It’s been twelve years since that one day which changed Kieran’s life. Now, with his wife Mia and their three-month-old daughter Audrey, they come back to Evelyn Bay to visit his parents. His father’s dementia has been deteriorating more quickly recently and thus they are moving house and sorting out stuff. Only shortly after they have arrived do they also meet their old friends: Olivia and Ash, now a couple, then also victims of that fierce storm which not only took Kieran’s brother’s life but also Olivia’s sister. And they meet Sean and his nephew Liam who lost his father and who still holds Kieran responsible for that. When the young waitress Bronte is found murdered on the beach, the memories of that unforgettable day resurface and all the emotions, too. Will twelve years after the disaster, which brought so much suffering and pain, the same happen again to that small community?
I liked Janes Harper’s novels “The Dry” and “Lost Man” since she is brilliant at catching the atmosphere and transferring this in her novels. “The Survivors”, too, has a special ambiance which defines the novel. The small circle of characters who all share the memories of that disastrous day and who all, in their own way, still can feel the pain that is connected to the storm and its outcome. Thus, the murder case at hand quickly becomes much less interesting than the question if people are hiding something, if the narrative of the events has to be re-written.
At first, I was misled by the title which I thought referred to the people who had survived the aforementioned storm, however, it is something completely different yet decisive for the plot. Even though the investigation on Bronte’s murderer seems not really to advance, the novel gets increasingly thrilling with more aspects of the storm day being evoked. Many characters act highly suspiciously which I totally adored since it made me spin one theory after another about the events. In the end, Harper provides a credible solution and no questions remains unanswered.
It is the landscape and the people formed by it who move at their own pace and who make “The Survivors” a wonderful read. It is a novel about how you can survive when others have died and especially how you can live with the guilt of being a survivor. For some however, being alive does not mean having survived, it is a daily fight against death. For me, the strongest novel by the author so far.
Since they have not heard from their brother Cameron who was due to meet them, Nathan and Bub set out for the remote border of their land in the Australian outback. They find Cameron dead, obviously from dehydration and close to the grave of the legendary stockman. His car about 9 miles away. The whole scene doesn’t make sense to them, yet, there must be a reason. When they return home, the news is greeted with silence, nobody really seems to be too sad, but nobody wants to tell Nathan what had happened the weeks before, obviously, there was something that had troubled Cameron. The deeper Nathan digs, the more secrets he uncovers that had been buried for a long time.
I have read novels from Jane Harper before and had certain expectations. “The Lost Man” however, did not make it easy for me. I expected some crime novel with a lot of suspense, but it took more than two thirds into the novel until I finally found it interesting and at least a bit exciting.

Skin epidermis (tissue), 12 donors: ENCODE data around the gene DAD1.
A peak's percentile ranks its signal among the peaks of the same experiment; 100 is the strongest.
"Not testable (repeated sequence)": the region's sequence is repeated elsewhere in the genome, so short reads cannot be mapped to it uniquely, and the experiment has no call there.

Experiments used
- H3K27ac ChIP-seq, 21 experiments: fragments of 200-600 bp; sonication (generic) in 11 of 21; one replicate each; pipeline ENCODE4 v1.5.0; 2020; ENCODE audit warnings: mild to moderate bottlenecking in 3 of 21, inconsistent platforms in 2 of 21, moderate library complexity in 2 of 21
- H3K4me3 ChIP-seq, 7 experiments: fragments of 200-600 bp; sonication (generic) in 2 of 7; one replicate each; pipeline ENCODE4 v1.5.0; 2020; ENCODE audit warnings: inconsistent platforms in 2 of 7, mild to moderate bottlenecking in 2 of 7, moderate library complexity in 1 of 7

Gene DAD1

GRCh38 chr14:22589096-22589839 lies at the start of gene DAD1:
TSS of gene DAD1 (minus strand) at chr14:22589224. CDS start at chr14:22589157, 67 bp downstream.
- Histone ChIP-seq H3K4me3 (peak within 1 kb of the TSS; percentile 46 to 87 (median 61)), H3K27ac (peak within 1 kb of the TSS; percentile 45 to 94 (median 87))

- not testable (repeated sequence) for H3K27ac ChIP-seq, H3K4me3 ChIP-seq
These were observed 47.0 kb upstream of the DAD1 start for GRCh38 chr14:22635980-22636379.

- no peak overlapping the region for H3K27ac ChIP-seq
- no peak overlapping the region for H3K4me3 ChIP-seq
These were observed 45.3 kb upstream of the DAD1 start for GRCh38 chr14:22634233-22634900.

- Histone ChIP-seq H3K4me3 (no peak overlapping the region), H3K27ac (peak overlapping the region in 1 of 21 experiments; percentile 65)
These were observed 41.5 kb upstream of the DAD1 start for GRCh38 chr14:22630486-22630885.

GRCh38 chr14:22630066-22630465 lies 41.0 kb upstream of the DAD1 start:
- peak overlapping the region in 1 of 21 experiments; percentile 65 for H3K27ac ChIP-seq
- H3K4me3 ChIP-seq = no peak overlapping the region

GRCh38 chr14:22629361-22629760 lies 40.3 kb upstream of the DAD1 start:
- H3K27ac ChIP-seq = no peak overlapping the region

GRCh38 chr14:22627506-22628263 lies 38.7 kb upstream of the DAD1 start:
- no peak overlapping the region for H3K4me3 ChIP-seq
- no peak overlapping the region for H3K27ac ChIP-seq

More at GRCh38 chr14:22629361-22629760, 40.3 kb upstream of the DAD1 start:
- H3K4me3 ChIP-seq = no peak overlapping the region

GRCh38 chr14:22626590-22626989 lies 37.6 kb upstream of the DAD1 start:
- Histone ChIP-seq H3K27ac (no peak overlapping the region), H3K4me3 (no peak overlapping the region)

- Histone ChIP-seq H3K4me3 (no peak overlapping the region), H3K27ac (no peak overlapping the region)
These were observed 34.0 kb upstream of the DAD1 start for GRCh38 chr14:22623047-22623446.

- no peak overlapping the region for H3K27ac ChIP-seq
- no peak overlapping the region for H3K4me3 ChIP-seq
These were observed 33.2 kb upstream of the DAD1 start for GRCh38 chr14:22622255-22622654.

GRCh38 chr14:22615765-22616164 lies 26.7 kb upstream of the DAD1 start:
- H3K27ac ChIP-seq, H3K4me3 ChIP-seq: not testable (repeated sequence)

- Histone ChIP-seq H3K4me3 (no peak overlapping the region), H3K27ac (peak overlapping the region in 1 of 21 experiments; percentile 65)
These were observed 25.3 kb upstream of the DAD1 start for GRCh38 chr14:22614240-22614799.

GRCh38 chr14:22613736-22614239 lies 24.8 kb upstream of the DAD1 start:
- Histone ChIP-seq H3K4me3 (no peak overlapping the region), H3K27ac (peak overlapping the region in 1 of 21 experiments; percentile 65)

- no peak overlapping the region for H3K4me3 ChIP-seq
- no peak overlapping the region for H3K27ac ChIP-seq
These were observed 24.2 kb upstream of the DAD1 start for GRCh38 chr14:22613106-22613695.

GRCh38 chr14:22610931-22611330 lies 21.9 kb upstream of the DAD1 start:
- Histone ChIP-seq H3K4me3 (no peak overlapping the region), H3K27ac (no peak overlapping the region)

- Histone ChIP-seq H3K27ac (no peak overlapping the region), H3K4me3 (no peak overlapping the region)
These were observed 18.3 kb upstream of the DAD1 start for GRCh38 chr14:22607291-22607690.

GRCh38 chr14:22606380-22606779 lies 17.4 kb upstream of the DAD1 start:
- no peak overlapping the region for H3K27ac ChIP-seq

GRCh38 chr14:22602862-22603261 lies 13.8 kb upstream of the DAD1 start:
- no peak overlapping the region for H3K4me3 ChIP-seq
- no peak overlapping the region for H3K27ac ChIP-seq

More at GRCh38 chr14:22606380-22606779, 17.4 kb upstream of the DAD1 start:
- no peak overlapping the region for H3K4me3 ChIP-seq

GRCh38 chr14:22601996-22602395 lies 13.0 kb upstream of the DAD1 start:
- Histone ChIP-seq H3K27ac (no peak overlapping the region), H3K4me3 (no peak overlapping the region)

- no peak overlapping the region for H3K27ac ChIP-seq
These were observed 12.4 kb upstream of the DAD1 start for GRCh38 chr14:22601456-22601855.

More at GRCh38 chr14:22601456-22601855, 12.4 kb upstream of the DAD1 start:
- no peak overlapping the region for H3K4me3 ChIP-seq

What made it most difficult was the fact that I hated all the characters. None of them was sympathetic and I was always fighting internally whom to hate most. We mainly meet elderly men, frustrated, eaten away by hatred and therefore harassing the people around them. It was just awful to follow them when they recklessly and egoistically do their own thing. More than once was I close to giving up because I didn’t see any progress in the plot and hardly could stand the characters’ lamentations.
Looking at it from the end, there is a clever crime plot that I could really appreciate, but it is a very long and hard way to get there. The novel certainly transports the hardship of farmers in the far away outback.
Zwanzig Jahre lang war Aaron Falk nicht mehr in Kiewarra, den kleinen Ort im australischen Outback, in dem er aufgewachsen ist. Doch nun wurde sein Jugendfreund Luke, dessen Frau und ihr Sohn erschossen aufgefunden. Alles deutet auf einen erweiterten Suizid hin. Doch nicht nur diese schreckliche Tragödie beschäftigt die Menschen; als sie Aaron sehen, kocht auch wieder die Gerüchteküche um den Mord an einem Mädchen zwanzig Jahre zuvor hoch. Luke war damals Aarons Alibi und beide wussten, dass ihre gegenseitigen Entlastungen Lügen waren. Offenbar weiß davon aber noch jemand etwas. Aaron hat Zweifel an Lukes Selbstmord und beginnt Fragen zu stellen, was nicht von allen gerne gesehen wird.
Jane Harpers Debüt „The Dry“ (unter demselben Titel inzwischen auch auf Deutsch erschienen), ist ein atmosphärisch düsterer Thriller im australischen Nirgendwo zur Zeit einer Jahrhundertdürre, der den Menschen bereits an den Nerven zehrt. Hier liegt für mich die größte Stärke des Romans, man spürt förmlich, wie die Stimmung am Zerreißen ist und kurz vorm Kippen steht. Geradezu wartet man auf ein furchtbares Gemetzel, dem noch mehr Menschen zum Opfer fallen.
Der Kriminalfall lässt einem lange auf falschen Spuren wandern und die Tatsache, dass man auch nicht weiß, ob man Aaron Falk trauen kann oder ob er selbst an einem Mord beteiligt war, erhöht die Spannung zudem. Erst langsam nähert man sich der Wahrheit, die dann ganz andere Aspekte zu bieten hat als man zunächst vermuten sollte und mit diesen Überraschungen kann die Autorin bei mir wirklich punkten.
Ein Thriller, wie man ihn sich wünscht. Aufgrund Harpers gelungenem Setting finde ich hier auch die Hörbuch-Version besonders empfehlenswert, da man das Flirren der Hitze und die Anspannung der Figuren geradezu greifen kann.